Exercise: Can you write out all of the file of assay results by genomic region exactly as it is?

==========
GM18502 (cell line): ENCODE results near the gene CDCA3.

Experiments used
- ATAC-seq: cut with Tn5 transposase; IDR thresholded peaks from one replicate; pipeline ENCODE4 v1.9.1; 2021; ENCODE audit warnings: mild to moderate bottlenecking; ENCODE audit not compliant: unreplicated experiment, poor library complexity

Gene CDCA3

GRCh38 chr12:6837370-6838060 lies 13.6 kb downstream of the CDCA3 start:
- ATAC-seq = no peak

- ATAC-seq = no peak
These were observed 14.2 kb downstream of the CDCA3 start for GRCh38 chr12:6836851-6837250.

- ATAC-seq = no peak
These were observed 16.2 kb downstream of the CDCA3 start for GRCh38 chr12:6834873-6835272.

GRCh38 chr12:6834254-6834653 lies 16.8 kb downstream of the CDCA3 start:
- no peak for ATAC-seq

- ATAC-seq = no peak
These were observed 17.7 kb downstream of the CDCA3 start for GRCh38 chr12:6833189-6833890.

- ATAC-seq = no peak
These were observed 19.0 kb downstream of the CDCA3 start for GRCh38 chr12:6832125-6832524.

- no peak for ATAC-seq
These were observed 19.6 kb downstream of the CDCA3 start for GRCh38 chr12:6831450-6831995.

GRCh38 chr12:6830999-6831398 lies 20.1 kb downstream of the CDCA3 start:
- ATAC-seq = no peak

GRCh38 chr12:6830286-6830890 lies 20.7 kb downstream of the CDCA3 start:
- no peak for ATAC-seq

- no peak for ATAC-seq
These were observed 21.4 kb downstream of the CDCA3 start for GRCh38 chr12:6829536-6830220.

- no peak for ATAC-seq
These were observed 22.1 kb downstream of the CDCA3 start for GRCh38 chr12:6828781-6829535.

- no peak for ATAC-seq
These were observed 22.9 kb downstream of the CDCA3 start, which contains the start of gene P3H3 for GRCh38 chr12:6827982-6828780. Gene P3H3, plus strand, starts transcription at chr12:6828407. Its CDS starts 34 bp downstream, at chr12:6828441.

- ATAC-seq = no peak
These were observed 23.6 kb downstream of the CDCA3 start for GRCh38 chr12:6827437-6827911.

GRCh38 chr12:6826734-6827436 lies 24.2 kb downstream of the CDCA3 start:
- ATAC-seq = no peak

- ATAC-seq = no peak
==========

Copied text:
GM18502 (cell line): ENCODE results near the gene CDCA3.

Experiments used
- ATAC-seq: cut with Tn5 transposase; IDR thresholded peaks from one replicate; pipeline ENCODE4 v1.9.1; 2021; ENCODE audit warnings: mild to moderate bottlenecking; ENCODE audit not compliant: unreplicated experiment, poor library complexity

Gene CDCA3

GRCh38 chr12:6837370-6838060 lies 13.6 kb downstream of the CDCA3 start:
- ATAC-seq = no peak

- ATAC-seq = no peak
These were observed 14.2 kb downstream of the CDCA3 start for GRCh38 chr12:6836851-6837250.

- ATAC-seq = no peak
These were observed 16.2 kb downstream of the CDCA3 start for GRCh38 chr12:6834873-6835272.

GRCh38 chr12:6834254-6834653 lies 16.8 kb downstream of the CDCA3 start:
- no peak for ATAC-seq

- ATAC-seq = no peak
These were observed 17.7 kb downstream of the CDCA3 start for GRCh38 chr12:6833189-6833890.

- ATAC-seq = no peak
These were observed 19.0 kb downstream of the CDCA3 start for GRCh38 chr12:6832125-6832524.

- no peak for ATAC-seq
These were observed 19.6 kb downstream of the CDCA3 start for GRCh38 chr12:6831450-6831995.

GRCh38 chr12:6830999-6831398 lies 20.1 kb downstream of the CDCA3 start:
- ATAC-seq = no peak

GRCh38 chr12:6830286-6830890 lies 20.7 kb downstream of the CDCA3 start:
- no peak for ATAC-seq

- no peak for ATAC-seq
These were observed 21.4 kb downstream of the CDCA3 start for GRCh38 chr12:6829536-6830220.

- no peak for ATAC-seq
These were observed 22.1 kb downstream of the CDCA3 start for GRCh38 chr12:6828781-6829535.

- no peak for ATAC-seq
These were observed 22.9 kb downstream of the CDCA3 start, which contains the start of gene P3H3 for GRCh38 chr12:6827982-6828780. Gene P3H3, plus strand, starts transcription at chr12:6828407. Its CDS starts 34 bp downstream, at chr12:6828441.

- ATAC-seq = no peak
These were observed 23.6 kb downstream of the CDCA3 start for GRCh38 chr12:6827437-6827911.

GRCh38 chr12:6826734-6827436 lies 24.2 kb downstream of the CDCA3 start:
- ATAC-seq = no peak

- ATAC-seq = no peak